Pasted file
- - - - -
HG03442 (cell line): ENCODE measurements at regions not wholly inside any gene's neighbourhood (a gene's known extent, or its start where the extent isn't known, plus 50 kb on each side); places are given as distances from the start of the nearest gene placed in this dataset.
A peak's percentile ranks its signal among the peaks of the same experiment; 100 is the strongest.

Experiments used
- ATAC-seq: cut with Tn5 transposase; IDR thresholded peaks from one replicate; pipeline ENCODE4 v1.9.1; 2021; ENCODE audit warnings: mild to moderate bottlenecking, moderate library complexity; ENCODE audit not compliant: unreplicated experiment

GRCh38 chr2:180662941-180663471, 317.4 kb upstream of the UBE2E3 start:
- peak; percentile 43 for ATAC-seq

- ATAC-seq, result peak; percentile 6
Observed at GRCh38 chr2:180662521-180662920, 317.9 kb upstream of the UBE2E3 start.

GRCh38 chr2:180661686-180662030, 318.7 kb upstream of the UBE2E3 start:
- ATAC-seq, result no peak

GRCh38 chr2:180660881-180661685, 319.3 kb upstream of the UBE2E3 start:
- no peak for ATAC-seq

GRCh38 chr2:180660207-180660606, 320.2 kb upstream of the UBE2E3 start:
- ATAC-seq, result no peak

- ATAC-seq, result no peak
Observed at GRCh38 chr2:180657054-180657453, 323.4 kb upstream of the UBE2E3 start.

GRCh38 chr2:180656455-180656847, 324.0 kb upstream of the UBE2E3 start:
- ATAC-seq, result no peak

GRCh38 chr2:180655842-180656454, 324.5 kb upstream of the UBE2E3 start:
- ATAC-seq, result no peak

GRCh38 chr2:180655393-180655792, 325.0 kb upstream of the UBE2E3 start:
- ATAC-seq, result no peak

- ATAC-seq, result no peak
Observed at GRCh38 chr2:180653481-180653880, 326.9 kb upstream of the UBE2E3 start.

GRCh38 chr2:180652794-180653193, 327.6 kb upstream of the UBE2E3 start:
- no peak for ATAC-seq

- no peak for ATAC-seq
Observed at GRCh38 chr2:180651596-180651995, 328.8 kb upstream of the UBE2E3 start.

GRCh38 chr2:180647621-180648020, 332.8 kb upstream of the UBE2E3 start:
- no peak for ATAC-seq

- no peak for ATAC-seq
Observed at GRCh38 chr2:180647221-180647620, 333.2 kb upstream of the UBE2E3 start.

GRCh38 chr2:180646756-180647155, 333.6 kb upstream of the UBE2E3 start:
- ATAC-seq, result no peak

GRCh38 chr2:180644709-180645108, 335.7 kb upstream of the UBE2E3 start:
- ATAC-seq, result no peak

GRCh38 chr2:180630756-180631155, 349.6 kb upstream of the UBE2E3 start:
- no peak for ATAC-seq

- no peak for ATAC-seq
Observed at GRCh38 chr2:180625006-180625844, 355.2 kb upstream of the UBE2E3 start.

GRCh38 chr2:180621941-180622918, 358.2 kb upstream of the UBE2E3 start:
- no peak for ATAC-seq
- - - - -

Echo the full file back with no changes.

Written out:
HG03442 (cell line): ENCODE measurements at regions not wholly inside any gene's neighbourhood (a gene's known extent, or its start where the extent isn't known, plus 50 kb on each side); places are given as distances from the start of the nearest gene placed in this dataset.
A peak's percentile ranks its signal among the peaks of the same experiment; 100 is the strongest.

Experiments used
- ATAC-seq: cut with Tn5 transposase; IDR thresholded peaks from one replicate; pipeline ENCODE4 v1.9.1; 2021; ENCODE audit warnings: mild to moderate bottlenecking, moderate library complexity; ENCODE audit not compliant: unreplicated experiment

GRCh38 chr2:180662941-180663471, 317.4 kb upstream of the UBE2E3 start:
- peak; percentile 43 for ATAC-seq

- ATAC-seq, result peak; percentile 6
Observed at GRCh38 chr2:180662521-180662920, 317.9 kb upstream of the UBE2E3 start.

GRCh38 chr2:180661686-180662030, 318.7 kb upstream of the UBE2E3 start:
- ATAC-seq, result no peak

GRCh38 chr2:180660881-180661685, 319.3 kb upstream of the UBE2E3 start:
- no peak for ATAC-seq

GRCh38 chr2:180660207-180660606, 320.2 kb upstream of the UBE2E3 start:
- ATAC-seq, result no peak

- ATAC-seq, result no peak
Observed at GRCh38 chr2:180657054-180657453, 323.4 kb upstream of the UBE2E3 start.

GRCh38 chr2:180656455-180656847, 324.0 kb upstream of the UBE2E3 start:
- ATAC-seq, result no peak

GRCh38 chr2:180655842-180656454, 324.5 kb upstream of the UBE2E3 start:
- ATAC-seq, result no peak

GRCh38 chr2:180655393-180655792, 325.0 kb upstream of the UBE2E3 start:
- ATAC-seq, result no peak

- ATAC-seq, result no peak
Observed at GRCh38 chr2:180653481-180653880, 326.9 kb upstream of the UBE2E3 start.

GRCh38 chr2:180652794-180653193, 327.6 kb upstream of the UBE2E3 start:
- no peak for ATAC-seq

- no peak for ATAC-seq
Observed at GRCh38 chr2:180651596-180651995, 328.8 kb upstream of the UBE2E3 start.

GRCh38 chr2:180647621-180648020, 332.8 kb upstream of the UBE2E3 start:
- no peak for ATAC-seq

- no peak for ATAC-seq
Observed at GRCh38 chr2:180647221-180647620, 333.2 kb upstream of the UBE2E3 start.

GRCh38 chr2:180646756-180647155, 333.6 kb upstream of the UBE2E3 start:
- ATAC-seq, result no peak

GRCh38 chr2:180644709-180645108, 335.7 kb upstream of the UBE2E3 start:
- ATAC-seq, result no peak

GRCh38 chr2:180630756-180631155, 349.6 kb upstream of the UBE2E3 start:
- no peak for ATAC-seq

- no peak for ATAC-seq
Observed at GRCh38 chr2:180625006-180625844, 355.2 kb upstream of the UBE2E3 start.

GRCh38 chr2:180621941-180622918, 358.2 kb upstream of the UBE2E3 start:
- no peak for ATAC-seq